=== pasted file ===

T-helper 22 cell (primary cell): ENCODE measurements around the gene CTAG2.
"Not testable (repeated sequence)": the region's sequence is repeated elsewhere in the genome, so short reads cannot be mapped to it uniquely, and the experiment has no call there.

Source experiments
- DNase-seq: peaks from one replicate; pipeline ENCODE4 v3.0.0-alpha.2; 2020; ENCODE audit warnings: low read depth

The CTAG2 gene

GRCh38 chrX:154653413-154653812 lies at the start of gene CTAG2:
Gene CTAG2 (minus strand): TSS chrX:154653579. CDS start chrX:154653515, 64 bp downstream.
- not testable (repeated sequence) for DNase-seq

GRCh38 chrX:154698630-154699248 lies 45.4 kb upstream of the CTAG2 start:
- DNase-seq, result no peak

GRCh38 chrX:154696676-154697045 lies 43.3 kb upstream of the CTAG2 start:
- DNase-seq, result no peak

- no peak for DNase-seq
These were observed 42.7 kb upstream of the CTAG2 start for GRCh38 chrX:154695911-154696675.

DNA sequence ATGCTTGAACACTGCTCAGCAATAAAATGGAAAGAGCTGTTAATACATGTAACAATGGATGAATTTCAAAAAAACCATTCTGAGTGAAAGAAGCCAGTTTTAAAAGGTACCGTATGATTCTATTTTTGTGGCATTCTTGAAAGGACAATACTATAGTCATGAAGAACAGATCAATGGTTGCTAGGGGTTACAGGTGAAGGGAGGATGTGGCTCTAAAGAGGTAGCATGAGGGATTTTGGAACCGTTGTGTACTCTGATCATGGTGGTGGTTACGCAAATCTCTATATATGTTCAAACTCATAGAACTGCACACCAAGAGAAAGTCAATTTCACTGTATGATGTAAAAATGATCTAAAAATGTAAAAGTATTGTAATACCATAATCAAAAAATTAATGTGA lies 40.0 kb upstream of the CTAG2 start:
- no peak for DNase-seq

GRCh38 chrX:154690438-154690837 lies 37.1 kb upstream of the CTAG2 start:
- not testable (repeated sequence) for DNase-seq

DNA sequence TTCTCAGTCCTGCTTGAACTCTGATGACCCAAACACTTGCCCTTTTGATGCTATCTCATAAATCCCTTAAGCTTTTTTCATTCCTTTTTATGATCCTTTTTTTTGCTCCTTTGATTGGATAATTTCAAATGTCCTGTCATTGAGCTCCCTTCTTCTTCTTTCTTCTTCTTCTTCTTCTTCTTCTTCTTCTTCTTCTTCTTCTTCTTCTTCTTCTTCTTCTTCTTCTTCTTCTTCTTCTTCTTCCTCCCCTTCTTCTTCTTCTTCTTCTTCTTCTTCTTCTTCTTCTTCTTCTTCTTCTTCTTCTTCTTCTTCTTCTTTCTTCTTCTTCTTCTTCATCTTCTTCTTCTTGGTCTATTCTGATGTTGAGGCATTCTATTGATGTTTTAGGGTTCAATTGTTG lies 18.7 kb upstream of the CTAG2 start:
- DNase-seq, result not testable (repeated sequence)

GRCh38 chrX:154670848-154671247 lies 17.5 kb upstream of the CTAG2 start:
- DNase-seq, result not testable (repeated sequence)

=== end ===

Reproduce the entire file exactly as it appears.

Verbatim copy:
T-helper 22 cell (primary cell): ENCODE measurements around the gene CTAG2.
"Not testable (repeated sequence)": the region's sequence is repeated elsewhere in the genome, so short reads cannot be mapped to it uniquely, and the experiment has no call there.

Source experiments
- DNase-seq: peaks from one replicate; pipeline ENCODE4 v3.0.0-alpha.2; 2020; ENCODE audit warnings: low read depth

The CTAG2 gene

GRCh38 chrX:154653413-154653812 lies at the start of gene CTAG2:
Gene CTAG2 (minus strand): TSS chrX:154653579. CDS start chrX:154653515, 64 bp downstream.
- not testable (repeated sequence) for DNase-seq

GRCh38 chrX:154698630-154699248 lies 45.4 kb upstream of the CTAG2 start:
- DNase-seq, result no peak

GRCh38 chrX:154696676-154697045 lies 43.3 kb upstream of the CTAG2 start:
- DNase-seq, result no peak

- no peak for DNase-seq
These were observed 42.7 kb upstream of the CTAG2 start for GRCh38 chrX:154695911-154696675.

DNA sequence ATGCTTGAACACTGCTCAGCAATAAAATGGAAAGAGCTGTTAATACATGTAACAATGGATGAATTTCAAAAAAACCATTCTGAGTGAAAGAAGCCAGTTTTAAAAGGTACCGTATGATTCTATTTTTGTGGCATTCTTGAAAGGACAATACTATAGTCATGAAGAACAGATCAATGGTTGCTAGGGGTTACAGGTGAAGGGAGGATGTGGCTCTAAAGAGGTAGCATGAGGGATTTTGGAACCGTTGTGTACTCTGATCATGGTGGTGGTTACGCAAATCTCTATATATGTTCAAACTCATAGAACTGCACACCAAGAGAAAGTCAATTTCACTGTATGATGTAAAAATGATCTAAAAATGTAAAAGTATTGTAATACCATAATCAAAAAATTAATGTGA lies 40.0 kb upstream of the CTAG2 start:
- no peak for DNase-seq

GRCh38 chrX:154690438-154690837 lies 37.1 kb upstream of the CTAG2 start:
- not testable (repeated sequence) for DNase-seq

DNA sequence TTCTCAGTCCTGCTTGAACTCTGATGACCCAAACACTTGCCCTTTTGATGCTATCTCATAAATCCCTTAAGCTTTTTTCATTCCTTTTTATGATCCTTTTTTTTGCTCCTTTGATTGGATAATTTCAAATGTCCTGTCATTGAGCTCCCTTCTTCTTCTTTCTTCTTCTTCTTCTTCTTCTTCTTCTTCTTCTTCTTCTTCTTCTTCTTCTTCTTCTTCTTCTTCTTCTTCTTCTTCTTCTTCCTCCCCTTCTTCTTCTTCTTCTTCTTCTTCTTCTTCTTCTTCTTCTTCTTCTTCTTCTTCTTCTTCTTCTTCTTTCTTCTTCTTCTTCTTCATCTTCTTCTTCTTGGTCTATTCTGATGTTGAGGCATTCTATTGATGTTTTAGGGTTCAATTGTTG lies 18.7 kb upstream of the CTAG2 start:
- DNase-seq, result not testable (repeated sequence)

GRCh38 chrX:154670848-154671247 lies 17.5 kb upstream of the CTAG2 start:
- DNase-seq, result not testable (repeated sequence)